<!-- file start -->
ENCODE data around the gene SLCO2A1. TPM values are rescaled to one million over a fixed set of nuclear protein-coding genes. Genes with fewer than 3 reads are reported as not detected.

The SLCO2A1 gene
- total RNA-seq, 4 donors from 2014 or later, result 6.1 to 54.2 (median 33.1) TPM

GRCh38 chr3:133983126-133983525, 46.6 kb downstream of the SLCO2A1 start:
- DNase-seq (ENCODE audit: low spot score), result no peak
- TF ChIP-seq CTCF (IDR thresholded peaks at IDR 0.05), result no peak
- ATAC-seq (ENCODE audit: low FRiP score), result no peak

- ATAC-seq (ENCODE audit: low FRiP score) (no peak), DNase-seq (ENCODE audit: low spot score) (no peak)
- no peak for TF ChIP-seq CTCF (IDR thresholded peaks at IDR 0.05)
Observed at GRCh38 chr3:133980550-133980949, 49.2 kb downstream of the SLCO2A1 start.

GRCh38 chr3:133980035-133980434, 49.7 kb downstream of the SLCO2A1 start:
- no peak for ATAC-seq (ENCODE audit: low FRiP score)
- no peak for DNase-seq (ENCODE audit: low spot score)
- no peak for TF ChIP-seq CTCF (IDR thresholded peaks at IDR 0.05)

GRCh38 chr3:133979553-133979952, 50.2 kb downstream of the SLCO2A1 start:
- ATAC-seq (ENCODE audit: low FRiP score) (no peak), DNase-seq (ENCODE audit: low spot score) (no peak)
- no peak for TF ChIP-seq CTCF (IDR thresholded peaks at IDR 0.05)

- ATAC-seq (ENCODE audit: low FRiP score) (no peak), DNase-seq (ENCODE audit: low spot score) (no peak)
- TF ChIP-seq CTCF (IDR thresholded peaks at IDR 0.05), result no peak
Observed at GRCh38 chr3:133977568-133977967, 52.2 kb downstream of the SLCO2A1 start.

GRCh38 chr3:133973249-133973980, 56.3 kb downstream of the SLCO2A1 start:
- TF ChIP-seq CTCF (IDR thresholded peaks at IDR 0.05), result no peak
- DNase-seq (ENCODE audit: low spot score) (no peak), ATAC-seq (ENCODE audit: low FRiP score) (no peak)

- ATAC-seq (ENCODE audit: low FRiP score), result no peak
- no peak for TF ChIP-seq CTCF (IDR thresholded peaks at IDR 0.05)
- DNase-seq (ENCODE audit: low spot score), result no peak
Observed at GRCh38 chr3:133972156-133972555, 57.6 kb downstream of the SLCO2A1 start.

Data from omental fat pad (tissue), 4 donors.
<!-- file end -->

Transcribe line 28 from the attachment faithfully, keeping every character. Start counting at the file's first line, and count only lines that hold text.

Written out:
Data from omental fat pad (tissue), 4 donors.